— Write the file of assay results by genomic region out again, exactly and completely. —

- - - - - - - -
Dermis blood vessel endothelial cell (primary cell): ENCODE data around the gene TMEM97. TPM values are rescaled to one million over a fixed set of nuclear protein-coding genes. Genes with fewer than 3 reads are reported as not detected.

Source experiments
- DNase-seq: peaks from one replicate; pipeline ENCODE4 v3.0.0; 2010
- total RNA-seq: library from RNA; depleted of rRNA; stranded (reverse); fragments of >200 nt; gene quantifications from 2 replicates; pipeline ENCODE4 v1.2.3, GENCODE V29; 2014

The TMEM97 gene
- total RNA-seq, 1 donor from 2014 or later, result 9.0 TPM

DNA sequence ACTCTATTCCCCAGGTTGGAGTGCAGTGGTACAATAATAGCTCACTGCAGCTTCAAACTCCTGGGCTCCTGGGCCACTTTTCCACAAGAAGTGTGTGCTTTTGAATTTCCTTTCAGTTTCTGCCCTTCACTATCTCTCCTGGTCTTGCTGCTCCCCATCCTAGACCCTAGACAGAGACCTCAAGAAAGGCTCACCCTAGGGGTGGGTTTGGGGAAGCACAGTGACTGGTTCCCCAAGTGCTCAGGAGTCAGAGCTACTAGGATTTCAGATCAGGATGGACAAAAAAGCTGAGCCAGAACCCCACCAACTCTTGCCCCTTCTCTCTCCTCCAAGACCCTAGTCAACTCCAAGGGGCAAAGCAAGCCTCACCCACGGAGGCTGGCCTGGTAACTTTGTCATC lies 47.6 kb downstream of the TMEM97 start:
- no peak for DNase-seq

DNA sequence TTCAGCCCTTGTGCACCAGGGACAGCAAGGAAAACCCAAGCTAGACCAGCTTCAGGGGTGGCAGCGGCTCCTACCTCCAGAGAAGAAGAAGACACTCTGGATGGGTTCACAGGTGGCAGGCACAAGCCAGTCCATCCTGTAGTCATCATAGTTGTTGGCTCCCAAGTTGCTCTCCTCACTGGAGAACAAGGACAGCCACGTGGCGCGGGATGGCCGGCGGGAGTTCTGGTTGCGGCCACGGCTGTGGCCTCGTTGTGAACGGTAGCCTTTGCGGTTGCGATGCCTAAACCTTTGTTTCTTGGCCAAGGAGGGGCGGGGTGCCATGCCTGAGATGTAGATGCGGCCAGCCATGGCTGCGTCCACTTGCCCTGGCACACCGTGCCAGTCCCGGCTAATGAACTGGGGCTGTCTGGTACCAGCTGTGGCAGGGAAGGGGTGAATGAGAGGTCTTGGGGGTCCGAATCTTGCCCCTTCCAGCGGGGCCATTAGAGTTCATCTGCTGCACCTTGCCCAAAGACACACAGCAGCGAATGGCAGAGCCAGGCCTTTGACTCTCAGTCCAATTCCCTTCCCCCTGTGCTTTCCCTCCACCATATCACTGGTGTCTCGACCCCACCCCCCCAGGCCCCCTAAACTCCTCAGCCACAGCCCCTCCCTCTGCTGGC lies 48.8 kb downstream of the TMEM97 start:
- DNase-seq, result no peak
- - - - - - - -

Dermis blood vessel endothelial cell (primary cell): ENCODE data around the gene TMEM97. TPM values are rescaled to one million over a fixed set of nuclear protein-coding genes. Genes with fewer than 3 reads are reported as not detected.

Source experiments
- DNase-seq: peaks from one replicate; pipeline ENCODE4 v3.0.0; 2010
- total RNA-seq: library from RNA; depleted of rRNA; stranded (reverse); fragments of >200 nt; gene quantifications from 2 replicates; pipeline ENCODE4 v1.2.3, GENCODE V29; 2014

The TMEM97 gene
- total RNA-seq, 1 donor from 2014 or later, result 9.0 TPM

DNA sequence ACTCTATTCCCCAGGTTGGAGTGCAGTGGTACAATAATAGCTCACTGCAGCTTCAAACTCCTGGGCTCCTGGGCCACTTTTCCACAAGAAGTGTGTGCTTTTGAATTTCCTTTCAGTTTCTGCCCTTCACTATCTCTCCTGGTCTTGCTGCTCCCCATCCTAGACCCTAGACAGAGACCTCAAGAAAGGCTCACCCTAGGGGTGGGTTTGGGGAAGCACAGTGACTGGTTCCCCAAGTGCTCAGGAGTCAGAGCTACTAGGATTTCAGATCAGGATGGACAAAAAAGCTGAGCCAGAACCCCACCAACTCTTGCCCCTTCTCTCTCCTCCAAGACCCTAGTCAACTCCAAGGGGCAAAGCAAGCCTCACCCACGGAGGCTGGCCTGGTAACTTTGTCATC lies 47.6 kb downstream of the TMEM97 start:
- no peak for DNase-seq

DNA sequence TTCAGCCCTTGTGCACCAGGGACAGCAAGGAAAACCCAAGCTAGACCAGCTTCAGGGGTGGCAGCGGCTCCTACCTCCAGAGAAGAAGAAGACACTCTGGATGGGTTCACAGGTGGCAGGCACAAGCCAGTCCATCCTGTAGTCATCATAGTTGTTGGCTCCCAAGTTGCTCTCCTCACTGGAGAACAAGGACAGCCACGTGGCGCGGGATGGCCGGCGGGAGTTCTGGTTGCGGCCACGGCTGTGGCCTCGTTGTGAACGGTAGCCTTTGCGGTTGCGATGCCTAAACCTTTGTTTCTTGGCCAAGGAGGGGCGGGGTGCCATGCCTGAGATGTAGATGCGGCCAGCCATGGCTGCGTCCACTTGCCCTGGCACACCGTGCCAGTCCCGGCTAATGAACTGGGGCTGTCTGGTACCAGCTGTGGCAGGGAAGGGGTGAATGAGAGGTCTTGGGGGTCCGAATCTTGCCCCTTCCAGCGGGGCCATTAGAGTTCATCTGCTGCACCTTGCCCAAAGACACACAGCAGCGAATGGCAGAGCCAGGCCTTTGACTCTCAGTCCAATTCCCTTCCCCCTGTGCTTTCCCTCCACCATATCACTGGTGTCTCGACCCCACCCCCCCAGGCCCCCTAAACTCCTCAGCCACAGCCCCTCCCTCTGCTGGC lies 48.8 kb downstream of the TMEM97 start:
- DNase-seq, result no peak